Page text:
For Maddie McFadden and her Little Sister, it can be about making cupcakes or simply hanging out at the playground.
“It’s about what they want to do,” said the fourth-year Kinesiology student. “She can chat to me about her teacher, her class and what’s going on in her life. We can talk about anything. It’s another outlet to share.”
McFadden’s involvement with the Big Brothers Big Sisters in-school mentoring program is just the latest in her championing of the local organization’s work in the London and surrounding communities. It began in her first year at Western when, through the encouragement of her employer, she was introduced to the many programs offered through Big Brothers Big Sisters.
“When you think of Big Brothers Big Sisters, the first thing you think of is the one-on-one aspect it is known for. But they offer a lot of great programs which are a perfect fit into the schedule of students at university,” said McFadden, noting programs can be as simple as one hour a week.
She began as part of the Go Girls program, a once-a-week mentoring program for Grade 8 girls. McFadden continued this through third year, but her class schedule this year did not allow for it, which led her to the in-school mentoring program.
“It just shows you there are programs that can fit into any schedule,” she said.
Her interest in Big Brothers Big Sisters got her to see what was being offered at Western. Finding nothing, she helped create Bigs on Campus, a student-run program that works to promote postsecondary education’s academic and extracurricular aspects.
The program matches youth aged 13 and over with Western students. Together, they take part in on-campus activities – everything from mock lectures and campus tours, to scavenger hunts and musical or sporting events.
McFadden added it is a great way for students to be part of their community by becoming positive role models and showing access to education is available to all young people.
“They are able to come to campus and see what it’s all about,” she said. “They can see the fun things on campus and how they can get involved in so many activities.”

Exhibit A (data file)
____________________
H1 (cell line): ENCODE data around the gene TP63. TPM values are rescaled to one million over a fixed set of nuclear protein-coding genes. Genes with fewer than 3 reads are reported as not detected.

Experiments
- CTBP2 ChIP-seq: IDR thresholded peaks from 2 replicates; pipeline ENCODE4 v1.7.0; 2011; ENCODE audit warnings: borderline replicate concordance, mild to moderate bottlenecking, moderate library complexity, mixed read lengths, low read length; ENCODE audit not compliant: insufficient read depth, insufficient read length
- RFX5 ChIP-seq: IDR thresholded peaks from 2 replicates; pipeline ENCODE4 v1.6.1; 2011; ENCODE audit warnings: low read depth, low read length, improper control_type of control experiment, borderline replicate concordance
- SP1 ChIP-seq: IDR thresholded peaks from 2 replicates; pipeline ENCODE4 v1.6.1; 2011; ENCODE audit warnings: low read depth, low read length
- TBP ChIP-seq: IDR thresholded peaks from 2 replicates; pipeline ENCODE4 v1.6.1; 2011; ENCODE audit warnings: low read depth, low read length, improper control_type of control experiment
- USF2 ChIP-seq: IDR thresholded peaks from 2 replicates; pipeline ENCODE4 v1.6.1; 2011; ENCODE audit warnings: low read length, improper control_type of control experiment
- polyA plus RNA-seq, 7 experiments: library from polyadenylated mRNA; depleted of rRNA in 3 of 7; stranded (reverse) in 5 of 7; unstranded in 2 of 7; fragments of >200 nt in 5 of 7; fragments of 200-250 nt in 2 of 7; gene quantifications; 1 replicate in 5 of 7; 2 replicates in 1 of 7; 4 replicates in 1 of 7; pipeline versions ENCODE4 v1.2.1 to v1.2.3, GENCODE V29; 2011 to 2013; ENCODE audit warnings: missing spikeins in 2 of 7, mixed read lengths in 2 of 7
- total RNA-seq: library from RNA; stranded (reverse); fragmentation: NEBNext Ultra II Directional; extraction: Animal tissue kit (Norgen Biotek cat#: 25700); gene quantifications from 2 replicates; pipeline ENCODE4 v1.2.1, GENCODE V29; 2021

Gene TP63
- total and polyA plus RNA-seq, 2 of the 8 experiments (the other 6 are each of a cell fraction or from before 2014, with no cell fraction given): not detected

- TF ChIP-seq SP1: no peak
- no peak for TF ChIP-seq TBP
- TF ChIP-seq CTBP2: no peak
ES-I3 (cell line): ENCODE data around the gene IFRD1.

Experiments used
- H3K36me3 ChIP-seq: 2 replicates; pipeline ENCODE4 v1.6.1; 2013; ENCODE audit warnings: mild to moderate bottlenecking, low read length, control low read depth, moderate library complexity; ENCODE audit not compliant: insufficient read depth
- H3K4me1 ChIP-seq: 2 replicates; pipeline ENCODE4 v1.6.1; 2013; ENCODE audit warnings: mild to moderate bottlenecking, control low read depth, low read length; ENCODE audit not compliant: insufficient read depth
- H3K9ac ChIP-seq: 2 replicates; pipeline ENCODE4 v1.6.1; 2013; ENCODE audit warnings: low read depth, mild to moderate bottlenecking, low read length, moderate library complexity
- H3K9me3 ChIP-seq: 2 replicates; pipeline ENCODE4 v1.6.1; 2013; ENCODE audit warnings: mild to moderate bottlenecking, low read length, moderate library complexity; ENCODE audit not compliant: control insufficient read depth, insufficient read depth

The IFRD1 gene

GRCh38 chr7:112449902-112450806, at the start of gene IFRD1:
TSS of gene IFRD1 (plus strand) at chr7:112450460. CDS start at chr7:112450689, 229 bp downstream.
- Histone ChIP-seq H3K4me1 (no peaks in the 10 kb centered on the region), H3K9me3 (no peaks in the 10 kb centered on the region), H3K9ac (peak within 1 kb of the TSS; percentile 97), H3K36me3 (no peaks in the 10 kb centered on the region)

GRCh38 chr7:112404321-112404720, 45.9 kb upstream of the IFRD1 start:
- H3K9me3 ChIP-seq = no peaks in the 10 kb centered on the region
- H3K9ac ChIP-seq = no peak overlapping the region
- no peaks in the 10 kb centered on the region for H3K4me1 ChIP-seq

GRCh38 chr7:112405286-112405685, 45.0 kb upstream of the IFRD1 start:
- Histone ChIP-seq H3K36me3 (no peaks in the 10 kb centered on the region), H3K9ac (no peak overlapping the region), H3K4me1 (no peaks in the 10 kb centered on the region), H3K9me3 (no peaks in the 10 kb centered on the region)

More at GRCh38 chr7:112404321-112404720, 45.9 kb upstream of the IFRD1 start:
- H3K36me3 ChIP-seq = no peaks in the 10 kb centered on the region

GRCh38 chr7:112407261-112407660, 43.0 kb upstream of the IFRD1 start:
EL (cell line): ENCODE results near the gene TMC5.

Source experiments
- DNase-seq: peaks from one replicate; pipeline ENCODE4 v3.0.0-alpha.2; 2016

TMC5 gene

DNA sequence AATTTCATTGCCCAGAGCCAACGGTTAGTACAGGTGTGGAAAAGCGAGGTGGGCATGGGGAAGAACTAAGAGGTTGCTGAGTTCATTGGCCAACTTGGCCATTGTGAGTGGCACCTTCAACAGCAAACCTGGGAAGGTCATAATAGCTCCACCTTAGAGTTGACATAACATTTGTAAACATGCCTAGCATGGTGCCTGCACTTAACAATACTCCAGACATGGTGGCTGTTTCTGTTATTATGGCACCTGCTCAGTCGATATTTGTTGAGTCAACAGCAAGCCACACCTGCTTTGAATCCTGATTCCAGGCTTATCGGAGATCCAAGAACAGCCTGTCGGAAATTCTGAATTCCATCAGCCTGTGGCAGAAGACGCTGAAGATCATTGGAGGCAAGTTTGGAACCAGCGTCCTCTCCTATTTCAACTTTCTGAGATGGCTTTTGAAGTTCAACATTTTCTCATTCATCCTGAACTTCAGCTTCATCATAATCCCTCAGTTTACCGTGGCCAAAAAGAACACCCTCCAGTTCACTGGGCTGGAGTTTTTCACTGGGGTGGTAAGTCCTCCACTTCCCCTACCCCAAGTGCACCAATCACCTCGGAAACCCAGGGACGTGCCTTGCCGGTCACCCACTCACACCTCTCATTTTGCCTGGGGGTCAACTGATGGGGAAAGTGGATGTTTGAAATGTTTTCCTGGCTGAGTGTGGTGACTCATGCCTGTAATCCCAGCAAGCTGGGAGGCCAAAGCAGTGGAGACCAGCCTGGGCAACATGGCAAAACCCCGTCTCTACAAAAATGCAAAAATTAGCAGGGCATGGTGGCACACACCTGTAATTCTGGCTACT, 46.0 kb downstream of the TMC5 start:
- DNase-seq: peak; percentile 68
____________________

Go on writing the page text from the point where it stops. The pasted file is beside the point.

Run through the Student Success Centre, Bigs on Campus is not a University Students’ Council-funded group, so they hold a variety of fundraisers throughout the year in order to bring the kids to campus. In addition, they offer small scholarships to selected mentees who participate in the campus events. Bigs on Campus members also offer free proof-reading of papers and assignments of mentees.
McFadden is also helping to promote Be 1 in 1,000, the latest Big Brothers Big Sisters initiative looking to match the almost 1,000 young children across southwestern Ontario with a mentor.
“There are 11 agencies taking part in this and the idea is to bring that number down as much as we can,” McFadden said. “Remember, it only has to be an hour a week, if that’s what you can offer.”
Planning to return for a fifth year at Western, McFadden will continue her involvement with Big Brothers Big Sisters.
“Being able to watch them grow, I really enjoy it – it’s not work. It’s really rewarding for me,” she said. “I’ve been able to see so many girls become more confident, build more self-esteem, perhaps become friends with others they may not have before.
“This is definitely a two-way street, though. It’s a nice feeling when you have someone who looks up to you and where you can make a difference in whatever they may be going through.”
To learn more about Bigs on Campus, visit facebook.com/BigsOnCampus or email firstname.lastname@example.org. To find out more about the Be 1 in 1000 initiative, visit bbbsBe1in1000challenge.com.